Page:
With so much detail going into these encounters, the novel could be forgiven for neglecting character development, but The Kasari Nexus doesn’t fall ito this trap. Each of the characters is well rounded, with their own unique personality that doesn’t falter. Each character reacts to their situation as their personality dictates and this helps engage the reader in the story. I’ve found in the past that some science-fiction neglects this aspect and distances the reader when someone acts out of character.
If I was to have one issue with The Kasari Nexus, and it is a minor problem, it comes in the form of the book’s place in the overall Kasari story. Coming, as it does, after a previous trilogy there has already been a detailed history built up for the characters. So as not to alienate new readers, Phillips occasionally has to refer back to events that have already happened to explain characters’ actions. This unfortunately breaks up the flow of the story from time to time, providing a minor irritant; that aside, I would recommend giving The Kasari Nexus a read. An entertaining read, and a definite thumbs up from me.
*review facilitated by the wonderful people over at NetGalley.com*...more
The second instalment in The Lunar Chronicles quartet, Scarlet sees Marissa Meyer return in exceptional form to her re-imagined, futuristic fairytaleThe second instalment in The Lunar Chronicles quartet, Scarlet sees Marissa Meyer return in exceptional form to her re-imagined, futuristic fairytale world. The first book in the series, Cinder, concluded with the titular character interned in a New Beijing jail awaiting execution at the hands of the malevolent Queen Levana and Scarlet picks up the story with the unwilling fugitive hatching plans to free herself.
Lunar plans, however, are not limited to the execution of a deserter, and thousands of miles away in France, Scarlet, a young farmhand, is about to find herself embroiled in an adventure that reaches far beyond her quiet town of Rieux. It has been nearly two weeks since Scarlet’s grandmother went missing and the police have given up hope of finding her. When they dismiss the case as just another runaway, Scarlet is left to uncover the truth, setting off on a path that will see her story entwined with that of the mysterious fighter known only as Wolf. Together they uncover a tale so unbelievable it threatens to unravel all that Scarlet knows about her past, and will forever change her future.
With Cinder the author had already proven her ability to rework classic fairytales into engaging adventures for a modern audience, and she takes things a step further with Scarlet. Seamlessly, integrating the Cinderella and Red Riding Hood tales in her own unique style, Meyer offers a story that is both nostalgic and original. Scarlet offers a clever twist on the roles and relationships of classic characters, providing an engaging world that teases and encourages the reader to become involved with the story.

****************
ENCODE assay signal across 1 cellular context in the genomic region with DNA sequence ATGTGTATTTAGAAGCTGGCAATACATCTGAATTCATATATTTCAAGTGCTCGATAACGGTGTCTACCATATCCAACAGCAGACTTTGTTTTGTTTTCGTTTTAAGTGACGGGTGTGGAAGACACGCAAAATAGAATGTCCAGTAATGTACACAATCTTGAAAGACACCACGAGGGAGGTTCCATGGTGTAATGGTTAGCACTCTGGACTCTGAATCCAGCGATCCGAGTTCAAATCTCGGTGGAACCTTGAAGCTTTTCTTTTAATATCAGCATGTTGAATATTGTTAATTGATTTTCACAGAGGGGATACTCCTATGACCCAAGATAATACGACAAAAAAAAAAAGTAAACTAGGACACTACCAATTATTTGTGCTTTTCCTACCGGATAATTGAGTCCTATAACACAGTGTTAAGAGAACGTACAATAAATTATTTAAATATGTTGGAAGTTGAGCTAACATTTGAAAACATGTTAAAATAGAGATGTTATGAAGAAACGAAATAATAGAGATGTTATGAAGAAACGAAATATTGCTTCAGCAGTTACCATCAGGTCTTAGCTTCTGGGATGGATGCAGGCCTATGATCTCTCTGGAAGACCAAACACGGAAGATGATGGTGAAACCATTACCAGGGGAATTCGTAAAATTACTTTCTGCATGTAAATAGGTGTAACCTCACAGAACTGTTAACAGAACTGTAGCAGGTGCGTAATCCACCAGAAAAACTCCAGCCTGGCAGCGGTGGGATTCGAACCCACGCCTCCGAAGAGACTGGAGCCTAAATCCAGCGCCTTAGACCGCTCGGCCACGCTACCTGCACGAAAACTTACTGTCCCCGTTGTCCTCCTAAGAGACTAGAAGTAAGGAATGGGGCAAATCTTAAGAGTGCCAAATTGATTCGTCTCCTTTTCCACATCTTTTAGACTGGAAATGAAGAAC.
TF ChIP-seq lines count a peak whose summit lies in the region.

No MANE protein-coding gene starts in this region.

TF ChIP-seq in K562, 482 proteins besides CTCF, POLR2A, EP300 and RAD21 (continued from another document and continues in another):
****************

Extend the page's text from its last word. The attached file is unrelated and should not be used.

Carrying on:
Ultimately it is the author’s ability to engage the reader that marks Scarlet and by extension The Lunar Chronicles series for significance. The book is a fairly easy, light read, sure to entertain both young adult and fantasy audiences; leaving them wanting more. ...more
When I first started Cinder I thought I'd find it a difficult read; something in the writing felt a bit odd. When I got into the book though I found iWhen I first started Cinder I thought I'd find it a difficult read; something in the writing felt a bit odd. When I got into the book though I found it to be a pleasant and enjoyable read, and I'll certainly continue to read the series....more
An interesting account of the life of one of Ireland's revolutionary heroes. As Donal Fallon cautions throughout, MacBride didn't actively take part iAn interesting account of the life of one of Ireland's revolutionary heroes. As Donal Fallon cautions throughout, MacBride didn't actively take part in planning for the 'Rising', so much of this work relates to MacBride's time in South Africa, or with other relevant Irish nationalists. As such, this book frequently strays from its primary subject but regardless offers an intriguing account of the life of John MacBride....more
I must admit, I found this book a strange read. While I enjoyed the setting, the writing and the characters, I found it difficult to get into. PerhapsI must admit, I found this book a strange read. While I enjoyed the setting, the writing and the characters, I found it difficult to get into. Perhaps it was just the way that the book was written, splitting the time John spent at the house day-by-day, frequently in the style of a diary. Beyond this small annoyance though, I found After Me Comes the Flood to be a pleasant read, and one that I would recommend....more